Nick Offerman stars as Frank, a single father and occasionally cantankerous record store owner in Brooklyn. He’s having difficulty accepting the fact that his only daughter, Sam (Kiersey Clemons), is about to go away to college in the fall. To add insult to injury, she’s taking off across the country to attend UCLA. The father/daughter duo have always casually made music together for fun with impromptu jam sessions at home, but one particularly creative night results in a perfect little song that just so happens to provide our movie with its title. When Sam informs her father that she is not looking to do anything more than make some music in their living room, he’s disappointed but determined to change her mind.

Frank takes a recording of “Hearts Beat Loud” and does an internet search to find out how to release a song on streaming sites. A few clicks of the mouse later, their little home recording is uploading from TuneCore to Spotify under the name We Are Not A Band. A few days later, out at a local bakery, he hears their song playing in the store. Incredulously asking the cashier what is playing, he discovers that the song has already been placed on the curated “New Indie Mix” playlist on Spotify. “We’re on a playlist with Iron & Wine and Spoon!” he says. It’s a plot twist that, especially for struggling indie musicians, might seem a little far-fetched, but isn’t that the promise and magic of the movies?

PHOTOS: “Hearts Beat Loud” red carpet at South by Southwest

In the meantime, Frank’s landlord Leslie (Toni Collette) has been forced to raise the rent on the record store location, and Frank makes the decision to close down after 17 years in business. Not only does he have the expense of Sam’s impending college days to worry about, but his mother, Marianne (Blythe Danner), is slowly beginning to show signs of memory loss and has already been arrested for shoplifting in a local bodega. It’s clear that more time and resources will soon need to be devoted to her care. These are harsh realities to face, but Frank’s excitement over the possibility of success for We Are Not A Band takes precedent in the short term.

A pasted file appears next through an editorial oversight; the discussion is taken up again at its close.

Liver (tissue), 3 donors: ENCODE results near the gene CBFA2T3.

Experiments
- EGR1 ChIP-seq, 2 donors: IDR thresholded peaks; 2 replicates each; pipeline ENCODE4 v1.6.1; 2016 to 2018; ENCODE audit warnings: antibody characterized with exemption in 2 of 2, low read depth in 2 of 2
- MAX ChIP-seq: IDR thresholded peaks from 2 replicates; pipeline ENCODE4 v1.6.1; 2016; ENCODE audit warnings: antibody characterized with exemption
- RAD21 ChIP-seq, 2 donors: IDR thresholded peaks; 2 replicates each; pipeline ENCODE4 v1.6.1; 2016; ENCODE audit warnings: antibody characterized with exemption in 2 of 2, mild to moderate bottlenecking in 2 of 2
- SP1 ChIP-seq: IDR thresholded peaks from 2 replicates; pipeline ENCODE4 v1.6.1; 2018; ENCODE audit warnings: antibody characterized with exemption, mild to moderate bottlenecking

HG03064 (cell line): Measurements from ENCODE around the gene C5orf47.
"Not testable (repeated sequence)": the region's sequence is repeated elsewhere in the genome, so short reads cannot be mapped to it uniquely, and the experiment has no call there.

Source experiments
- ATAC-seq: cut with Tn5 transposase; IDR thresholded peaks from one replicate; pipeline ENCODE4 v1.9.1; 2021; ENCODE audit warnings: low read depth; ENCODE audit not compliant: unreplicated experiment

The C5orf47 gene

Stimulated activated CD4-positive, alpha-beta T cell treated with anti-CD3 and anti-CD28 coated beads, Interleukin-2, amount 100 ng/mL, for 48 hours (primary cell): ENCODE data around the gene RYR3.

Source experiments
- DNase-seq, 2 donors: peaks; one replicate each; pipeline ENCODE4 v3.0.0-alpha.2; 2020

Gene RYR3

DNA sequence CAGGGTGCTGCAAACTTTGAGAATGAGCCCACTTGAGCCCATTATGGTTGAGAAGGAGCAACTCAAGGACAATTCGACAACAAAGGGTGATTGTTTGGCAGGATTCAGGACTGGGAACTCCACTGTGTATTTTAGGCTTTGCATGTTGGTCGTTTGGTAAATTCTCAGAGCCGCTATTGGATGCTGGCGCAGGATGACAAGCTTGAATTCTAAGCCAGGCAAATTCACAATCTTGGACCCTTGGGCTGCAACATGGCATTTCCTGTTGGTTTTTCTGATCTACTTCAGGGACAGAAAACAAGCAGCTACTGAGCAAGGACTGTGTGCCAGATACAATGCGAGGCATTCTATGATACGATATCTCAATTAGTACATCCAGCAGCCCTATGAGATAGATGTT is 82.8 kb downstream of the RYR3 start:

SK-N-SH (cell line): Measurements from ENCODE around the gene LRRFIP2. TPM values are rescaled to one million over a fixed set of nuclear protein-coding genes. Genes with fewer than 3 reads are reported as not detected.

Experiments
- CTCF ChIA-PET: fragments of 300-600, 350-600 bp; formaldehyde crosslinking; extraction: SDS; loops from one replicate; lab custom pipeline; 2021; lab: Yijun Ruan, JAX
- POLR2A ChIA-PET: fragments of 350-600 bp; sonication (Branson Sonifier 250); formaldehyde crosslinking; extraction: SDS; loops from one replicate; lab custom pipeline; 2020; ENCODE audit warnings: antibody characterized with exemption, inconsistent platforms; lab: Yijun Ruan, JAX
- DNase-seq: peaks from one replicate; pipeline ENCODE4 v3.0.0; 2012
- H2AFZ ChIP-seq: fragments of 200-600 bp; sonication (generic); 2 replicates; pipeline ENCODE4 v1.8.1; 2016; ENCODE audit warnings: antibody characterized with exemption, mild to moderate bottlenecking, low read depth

SXSW Film review: Toni Collette stars in the truly terrifying “Hereditary”

Now, I will love Ron Swanson to my dying day, but I think this may be the best performance of Offerman’s career. He brings this character to life with a raw vulnerability and hopefulness that makes you want to root for him no matter the odds. And Clemons, who starred in the movie “Dope” and has spent some time on Amazon’s “Transparent,” is a revelation here. As Sam, she perfectly expresses the hopeful uncertainty of that transitional time in your life between high school and college. In supporting roles, Texas native Sasha Lane (“American Honey”) is terrific in her few scenes as Sam’s love interest, Collette gets in a raging karaoke cover of Chairlift’s “Bruises,” and it’s a real delight to see Ted Danson behind a bar again as Frank’s best friend Dave.

Just like with “Sing Street” a few years back, this is a movie where I wanted to own a soundtrack the nanosecond it ended. The brilliant original songs as performed by We Are Not A Band were written by Keegan DeWitt, who composed the score for Haley’s last two films. Hopefully, we’ll get them all on vinyl when distributor Gunpowder & Sky begins to release the film in select cities later this summer.